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Nuclear energy might not be on its way out in Spain after all

The extension of a power plant's life in Spain heats up debate about the value and role of nuclear power in tomorrow's world.

Critics of nuclear energy point out that waste can remain radioactive for thousands of years, leaving a “super toxic heritage for which there’s no technical solution at present,” Martinez said.

But supporters brandish an argument of a clean legacy: nuclear energy produces no greenhouse gases. According to Foro Nuclear, the eight reactors in Spain avoid 40 million tons of CO2 a year — equivalent, they state, to the emissions of more than half of Spain’s automobiles.

The same arguments repeated by advocates and detractors all over the world make the decision over Garona highly controversial. The plant generates less than 2 percent of the electricity consumption in Spain. If not for windfall profits, the closure debate would be “almost anecdotal,” said Natalia Fabra, a professor of economics at Carlos III University and investigator at the Center for Economic Policy Research.

Backers of nuclear energy assert it is a cheap type of energy while opponents state it is expensive. There have even been warnings that closing Garona will increase consumers’ electricity bills. The reality, says Fabra, is that the Spanish consumer pays a market price for electricity, regardless of the type. “A consumer buys a kilowatt per hour, not a kilowatt per hour of nuclear energy or a kilowatt per hour of another type of energy,” explained Fabra. Closing Garona will have virtually no impact in the market price, she said.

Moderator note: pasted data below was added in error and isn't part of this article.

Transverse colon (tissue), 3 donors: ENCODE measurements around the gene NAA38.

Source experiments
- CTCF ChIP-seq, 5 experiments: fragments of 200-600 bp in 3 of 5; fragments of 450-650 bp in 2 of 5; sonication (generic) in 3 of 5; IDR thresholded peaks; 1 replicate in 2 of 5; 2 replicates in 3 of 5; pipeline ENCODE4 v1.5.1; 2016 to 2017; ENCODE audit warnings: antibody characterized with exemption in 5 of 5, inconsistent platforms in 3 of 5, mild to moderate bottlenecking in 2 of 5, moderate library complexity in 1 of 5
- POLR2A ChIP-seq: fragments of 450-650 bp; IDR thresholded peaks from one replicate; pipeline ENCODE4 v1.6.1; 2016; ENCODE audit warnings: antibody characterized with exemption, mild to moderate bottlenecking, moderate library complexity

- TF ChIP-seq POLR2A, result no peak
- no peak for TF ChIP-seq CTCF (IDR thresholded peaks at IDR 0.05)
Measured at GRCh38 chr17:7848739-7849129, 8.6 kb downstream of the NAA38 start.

The cost of producing energy at a nuclear plant is lower than at a coal or gas plant, yet it fetches the same market price.

“Closing Garona would be equivalent to burning that money,” said Fabra. What should change, she and other economists believe, is how the extra profits are distributed.

Nuclear plants were built in Spain under a regulatory system that guaranteed their profitability, through the electricity bill set by the Ministry of Industry. “There was no risk involved for the owners,” said Fabra. A 1997 law began liberalizing the market, but not without compensation – through the electricity bill - to buffer energy suppliers during the transition. Again, little risk for the owners.

Critics of windfall profits say it is time to even out the playing field. Suggestions include reducing rates for consumers, increasing taxes on windfall profits and investing part in electric car technologies or further development of renewable energies.

Spain’s current government stands by its aim to reduce nuclear energy stated in its election manifesto. But in his visit to Garona this month, Rajoy said that if his party wins in 2012, “all nuclear stations in Spain will remain open as long as the Nuclear Security Council considers it opportune,” according to Spanish media. The plants in Almaraz, Vandellos, Asco and Cofrentes are due for renewal before the 2012 elections.

The fate of nuclear plants in Spain will ultimately be a political decision. But if the windfall profits argument gains enough traction to change the modus operandi, nuclear energy might not be such a deal for electric companies.